Review 1484: The Sealwoman’s Gift

With one foot in the world of myth and saga and the other based in a true historic event, The Sealwoman’s Gift should have been a great book. Sadly, it is not quite so good as I expected. It has an interesting beginning and a touching end but tends to drag sometimes in the middle.

One morning in 1627, Oddrún comes to Ásta, saying she’s had a vision of men crossing their island to attack them. However, Oddrún thinks she’s a sealwoman and only one of her visions has been known to come true, so no one pays attention. Shortly thereafter, their small Westman Island, part of Iceland, is attacked by Barbary pirates. Almost everyone is killed or enslaved.

This is Sally Magnusson’s imagining of a true event the remains one of the most significant in Icelandic history. Out of a population of about 40,000, many were killed and 400 taken. Among those taken are Ásta and her husband, the minister Ólafur, and all but one of their children. Ásta, hugely pregnant, begins giving birth on the ship, and one of my complaints is that, with all the flashbacks and background information, it takes from chapter one until the end of chapter five before she actually has the baby. I have to say that this seemed interminable, and Magnusson could have figured out a better way to handle the background information. Finally, they arrive in Algiers.

Ásta and Ólafur and two of their children are bought by a powerful trader named Cilleby, while their oldest son Egill, is purchased by the Pasha and never heard from again. Ólafur is surprised to be given no duties, but after a few months Cilleby dispatches him with a safe passage back to Denmark to try to obtain ransom for Denmark’s Icelandic citizens.

Ásta, who has been a dreamy woman with a love of Icelandic sagas, remains as a seamstress, trying to bring up her remaining two children and listening to the stories told in the evening by members of the harem.

During this period, Magnusson might have tried to more fully imagine life in Algiers, but this world is not fully realized. Or, she could have stuck with Ólafur on his journey back to Denmark and in his years of fund raising to free the captives. But she is more interested in Ásta and has her develop a relationship with Cilleby. I found this the least likely and least interesting part of the book.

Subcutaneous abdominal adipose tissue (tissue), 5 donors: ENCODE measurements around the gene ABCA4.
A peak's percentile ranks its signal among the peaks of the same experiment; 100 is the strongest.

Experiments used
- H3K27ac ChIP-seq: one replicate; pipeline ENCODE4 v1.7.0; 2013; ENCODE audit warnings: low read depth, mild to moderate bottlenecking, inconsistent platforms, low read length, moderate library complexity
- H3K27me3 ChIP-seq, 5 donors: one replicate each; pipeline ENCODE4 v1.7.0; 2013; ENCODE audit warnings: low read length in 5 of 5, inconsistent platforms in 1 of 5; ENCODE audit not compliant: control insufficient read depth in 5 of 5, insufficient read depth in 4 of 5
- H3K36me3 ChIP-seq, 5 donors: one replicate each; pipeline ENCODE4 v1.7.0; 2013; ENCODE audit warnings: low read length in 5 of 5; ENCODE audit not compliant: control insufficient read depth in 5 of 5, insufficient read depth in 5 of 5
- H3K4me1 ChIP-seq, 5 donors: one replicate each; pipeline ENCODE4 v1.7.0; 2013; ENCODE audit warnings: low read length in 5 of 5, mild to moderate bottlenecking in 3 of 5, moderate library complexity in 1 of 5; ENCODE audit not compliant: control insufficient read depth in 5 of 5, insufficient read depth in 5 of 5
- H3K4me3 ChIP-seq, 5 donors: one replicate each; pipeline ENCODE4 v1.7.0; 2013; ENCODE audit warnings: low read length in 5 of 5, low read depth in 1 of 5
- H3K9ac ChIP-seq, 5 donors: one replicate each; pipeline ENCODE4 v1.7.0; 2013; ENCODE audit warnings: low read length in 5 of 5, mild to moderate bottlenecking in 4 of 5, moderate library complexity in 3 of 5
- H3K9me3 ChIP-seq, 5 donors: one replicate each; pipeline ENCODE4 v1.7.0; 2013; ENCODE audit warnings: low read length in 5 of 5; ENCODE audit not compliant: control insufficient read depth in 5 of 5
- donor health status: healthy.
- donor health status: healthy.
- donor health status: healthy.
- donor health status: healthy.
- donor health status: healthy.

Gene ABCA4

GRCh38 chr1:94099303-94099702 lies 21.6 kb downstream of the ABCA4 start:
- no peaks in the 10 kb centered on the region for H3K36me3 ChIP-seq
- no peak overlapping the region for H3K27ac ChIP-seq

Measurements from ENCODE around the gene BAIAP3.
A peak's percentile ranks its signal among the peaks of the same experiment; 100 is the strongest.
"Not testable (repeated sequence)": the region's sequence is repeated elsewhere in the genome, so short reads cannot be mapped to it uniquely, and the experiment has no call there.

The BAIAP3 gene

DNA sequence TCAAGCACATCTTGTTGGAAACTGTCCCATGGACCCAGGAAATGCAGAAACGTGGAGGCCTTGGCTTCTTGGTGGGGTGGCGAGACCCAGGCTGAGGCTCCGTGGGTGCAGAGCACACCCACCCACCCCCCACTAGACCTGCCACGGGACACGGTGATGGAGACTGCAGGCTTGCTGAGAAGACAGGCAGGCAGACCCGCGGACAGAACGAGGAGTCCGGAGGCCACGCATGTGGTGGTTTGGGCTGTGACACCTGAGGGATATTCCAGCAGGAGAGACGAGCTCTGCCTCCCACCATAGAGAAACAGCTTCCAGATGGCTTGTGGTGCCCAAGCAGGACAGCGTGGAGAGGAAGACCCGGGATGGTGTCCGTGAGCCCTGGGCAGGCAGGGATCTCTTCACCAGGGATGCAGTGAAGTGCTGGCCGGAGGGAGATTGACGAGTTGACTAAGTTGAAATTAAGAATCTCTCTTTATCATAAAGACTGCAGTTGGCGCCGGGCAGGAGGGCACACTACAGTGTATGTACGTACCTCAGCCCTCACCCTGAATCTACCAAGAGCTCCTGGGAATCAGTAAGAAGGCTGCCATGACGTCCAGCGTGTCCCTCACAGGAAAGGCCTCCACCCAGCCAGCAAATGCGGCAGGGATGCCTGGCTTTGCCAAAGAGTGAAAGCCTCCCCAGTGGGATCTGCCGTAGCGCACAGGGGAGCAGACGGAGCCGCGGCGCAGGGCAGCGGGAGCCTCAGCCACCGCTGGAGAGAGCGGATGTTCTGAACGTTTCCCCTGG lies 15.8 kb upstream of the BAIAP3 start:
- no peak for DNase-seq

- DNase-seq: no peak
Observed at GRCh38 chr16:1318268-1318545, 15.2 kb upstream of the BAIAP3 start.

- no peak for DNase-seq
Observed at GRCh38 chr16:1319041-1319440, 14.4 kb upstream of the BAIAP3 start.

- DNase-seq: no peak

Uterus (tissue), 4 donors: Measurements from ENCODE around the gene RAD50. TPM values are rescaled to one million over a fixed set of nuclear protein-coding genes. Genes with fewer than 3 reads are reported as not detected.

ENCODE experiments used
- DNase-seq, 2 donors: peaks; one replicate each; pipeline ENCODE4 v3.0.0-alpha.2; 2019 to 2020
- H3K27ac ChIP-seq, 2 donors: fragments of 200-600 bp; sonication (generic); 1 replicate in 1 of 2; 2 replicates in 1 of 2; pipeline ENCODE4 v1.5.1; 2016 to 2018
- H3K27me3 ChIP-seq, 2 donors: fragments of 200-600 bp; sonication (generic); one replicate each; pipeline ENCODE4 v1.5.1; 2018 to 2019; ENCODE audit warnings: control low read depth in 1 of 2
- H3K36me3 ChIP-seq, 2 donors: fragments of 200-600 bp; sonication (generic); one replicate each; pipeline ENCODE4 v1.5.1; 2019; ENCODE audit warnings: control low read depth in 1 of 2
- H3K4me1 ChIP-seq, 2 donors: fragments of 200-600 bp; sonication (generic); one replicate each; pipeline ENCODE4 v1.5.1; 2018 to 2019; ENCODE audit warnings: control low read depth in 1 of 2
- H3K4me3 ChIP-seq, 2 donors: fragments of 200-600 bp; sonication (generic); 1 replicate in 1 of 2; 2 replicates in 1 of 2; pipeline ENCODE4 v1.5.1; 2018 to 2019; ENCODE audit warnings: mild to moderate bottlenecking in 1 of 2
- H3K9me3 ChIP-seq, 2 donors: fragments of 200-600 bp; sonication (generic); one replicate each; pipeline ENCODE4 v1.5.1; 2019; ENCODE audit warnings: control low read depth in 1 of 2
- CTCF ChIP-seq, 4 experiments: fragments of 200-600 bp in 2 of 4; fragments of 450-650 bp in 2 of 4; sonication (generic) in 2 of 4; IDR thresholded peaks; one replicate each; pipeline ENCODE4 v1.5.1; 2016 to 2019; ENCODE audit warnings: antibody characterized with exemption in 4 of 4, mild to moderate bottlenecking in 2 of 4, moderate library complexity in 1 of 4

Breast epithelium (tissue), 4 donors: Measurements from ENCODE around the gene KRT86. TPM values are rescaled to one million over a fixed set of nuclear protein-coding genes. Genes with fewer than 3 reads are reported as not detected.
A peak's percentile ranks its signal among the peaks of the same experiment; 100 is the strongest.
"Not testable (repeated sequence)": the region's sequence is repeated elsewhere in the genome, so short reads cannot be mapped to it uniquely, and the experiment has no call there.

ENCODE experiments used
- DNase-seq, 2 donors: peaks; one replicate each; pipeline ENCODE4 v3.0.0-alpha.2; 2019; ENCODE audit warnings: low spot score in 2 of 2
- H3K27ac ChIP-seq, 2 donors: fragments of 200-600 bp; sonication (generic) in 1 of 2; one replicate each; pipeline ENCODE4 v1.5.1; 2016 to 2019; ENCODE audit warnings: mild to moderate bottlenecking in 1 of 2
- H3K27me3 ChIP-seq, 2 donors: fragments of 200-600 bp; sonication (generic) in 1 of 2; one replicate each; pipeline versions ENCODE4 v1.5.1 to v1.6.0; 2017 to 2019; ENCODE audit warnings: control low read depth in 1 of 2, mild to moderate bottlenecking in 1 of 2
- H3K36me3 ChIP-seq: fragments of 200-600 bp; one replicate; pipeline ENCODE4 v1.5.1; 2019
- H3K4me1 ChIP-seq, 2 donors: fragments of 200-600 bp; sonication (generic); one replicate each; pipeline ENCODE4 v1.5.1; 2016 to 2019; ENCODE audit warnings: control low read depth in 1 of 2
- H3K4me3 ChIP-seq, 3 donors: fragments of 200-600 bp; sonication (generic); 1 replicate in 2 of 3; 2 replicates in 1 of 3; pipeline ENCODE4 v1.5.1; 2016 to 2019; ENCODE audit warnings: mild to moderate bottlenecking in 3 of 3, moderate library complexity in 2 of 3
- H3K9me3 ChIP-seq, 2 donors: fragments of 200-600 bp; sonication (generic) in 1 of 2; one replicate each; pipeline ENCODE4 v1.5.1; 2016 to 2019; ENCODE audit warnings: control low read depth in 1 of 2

Still, I was glad I finished the book, because the story eventually ends in Iceland, which Magnusson depicts more convincingly. The ending was touching and redeemed the novel quite a bit.

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Day 967: The Danish Girl

Cover for The Danish GirlThe Danish Girl is another example of how untrustworthy book blurbs are for conveying the sense and feel of a novel. The blurb talks about “the glitz and glamour of 1920’s Copenhagen, Paris, and Dresden.” Yes, there is a bit of going about to bistros in Paris, but this novel is not about glitz and glamour. It is mostly about the tender relationship between two people, Greta and her husband Einar, who becomes the first man to undergo a sex change operation. Ebershoff lightly based this fictional book on the lives of Lili Elbe and Gerda Wegener, both artists, but he says the details of their lives are wholly invented.

It is Greta who realizes something first. She is a portrait painter with a deadline. When an opera singer can’t make her sitting, Greta asks Einar to put on a stocking so she can use his leg as a model. Later, she has him put on a dress. Einar is a delicate man who is not self-aware. From the time he begins dressing up as Lily, he becomes more and more abstracted from his painting and his former life. Greta sees him drifting vaguely away from Einar, becoming Lily.

I wondered if Ebershoff’s description of Lily’s state of mind really reflected how a transexual person would feel, as Lily seems barely able to remember anything about Einar and vice versa. It almost seemed more like a description of a person with multiple personalities. But I don’t know much about this subject.

This is not a novel of action or plot. It is more about the states of mind of the people involved. It is sympathetic and touching. I didn’t think it would be my subject matter, but I found it affecting.

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Day 520: Iceland’s Bell

Cover for Iceland's BellIceland’s Bell is a curious novel. Most of the characters are based on actual people who were involved in court trials in Iceland and Denmark at the turn of the 18th century. One way to look at this novel is as the Icelandic version of Bleak House.

The novel begins with Jón Hreggviðsson, a disreputable farmer. He has been sentenced to a whipping for making a bawdy joke about the Danish king. While he is awaiting punishment, the king’s hangman has him help take down Iceland’s bell.